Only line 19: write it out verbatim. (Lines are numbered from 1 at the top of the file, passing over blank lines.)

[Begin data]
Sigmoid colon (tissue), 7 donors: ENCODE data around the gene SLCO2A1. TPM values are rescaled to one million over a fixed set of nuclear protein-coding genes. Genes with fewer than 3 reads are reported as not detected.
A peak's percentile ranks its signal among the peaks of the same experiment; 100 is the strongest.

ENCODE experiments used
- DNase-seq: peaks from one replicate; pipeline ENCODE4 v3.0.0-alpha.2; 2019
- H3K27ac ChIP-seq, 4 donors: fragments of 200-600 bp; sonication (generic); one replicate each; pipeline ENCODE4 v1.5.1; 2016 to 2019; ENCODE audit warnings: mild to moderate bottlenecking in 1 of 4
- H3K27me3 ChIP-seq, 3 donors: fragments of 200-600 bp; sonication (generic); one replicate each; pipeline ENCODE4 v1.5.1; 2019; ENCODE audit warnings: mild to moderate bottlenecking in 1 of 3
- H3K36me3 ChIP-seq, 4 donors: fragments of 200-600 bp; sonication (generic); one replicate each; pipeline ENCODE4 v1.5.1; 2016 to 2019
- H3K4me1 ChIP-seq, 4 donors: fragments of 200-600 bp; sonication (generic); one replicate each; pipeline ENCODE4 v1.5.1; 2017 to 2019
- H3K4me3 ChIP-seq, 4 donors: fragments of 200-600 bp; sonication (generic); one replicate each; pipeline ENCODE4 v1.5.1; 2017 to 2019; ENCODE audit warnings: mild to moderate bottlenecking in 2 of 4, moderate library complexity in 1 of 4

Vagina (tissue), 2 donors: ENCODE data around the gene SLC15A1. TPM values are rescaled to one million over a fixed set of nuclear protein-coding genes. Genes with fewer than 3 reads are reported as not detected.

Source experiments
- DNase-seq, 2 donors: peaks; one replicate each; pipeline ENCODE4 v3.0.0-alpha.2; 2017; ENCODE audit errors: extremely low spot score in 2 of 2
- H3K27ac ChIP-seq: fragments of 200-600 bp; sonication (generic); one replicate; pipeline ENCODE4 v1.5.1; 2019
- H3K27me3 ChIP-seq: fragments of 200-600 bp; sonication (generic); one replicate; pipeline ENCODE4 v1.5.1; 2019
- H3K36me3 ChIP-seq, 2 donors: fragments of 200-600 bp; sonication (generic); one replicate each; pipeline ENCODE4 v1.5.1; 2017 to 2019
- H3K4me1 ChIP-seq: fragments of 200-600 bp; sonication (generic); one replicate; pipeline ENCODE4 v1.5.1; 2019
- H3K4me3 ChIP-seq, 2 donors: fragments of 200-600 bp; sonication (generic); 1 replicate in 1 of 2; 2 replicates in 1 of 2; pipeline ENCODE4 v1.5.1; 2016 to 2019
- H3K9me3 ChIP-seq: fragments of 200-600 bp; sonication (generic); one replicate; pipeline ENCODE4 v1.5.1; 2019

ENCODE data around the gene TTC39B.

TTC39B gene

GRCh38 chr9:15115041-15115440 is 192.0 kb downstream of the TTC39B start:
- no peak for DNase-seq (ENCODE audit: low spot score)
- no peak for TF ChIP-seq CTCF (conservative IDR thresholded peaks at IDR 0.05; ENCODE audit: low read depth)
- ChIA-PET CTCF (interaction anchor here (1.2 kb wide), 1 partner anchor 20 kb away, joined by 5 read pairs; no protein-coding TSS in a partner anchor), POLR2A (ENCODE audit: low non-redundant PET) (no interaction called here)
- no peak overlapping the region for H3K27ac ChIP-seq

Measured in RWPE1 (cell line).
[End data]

ENCODE data around the gene TTC39B.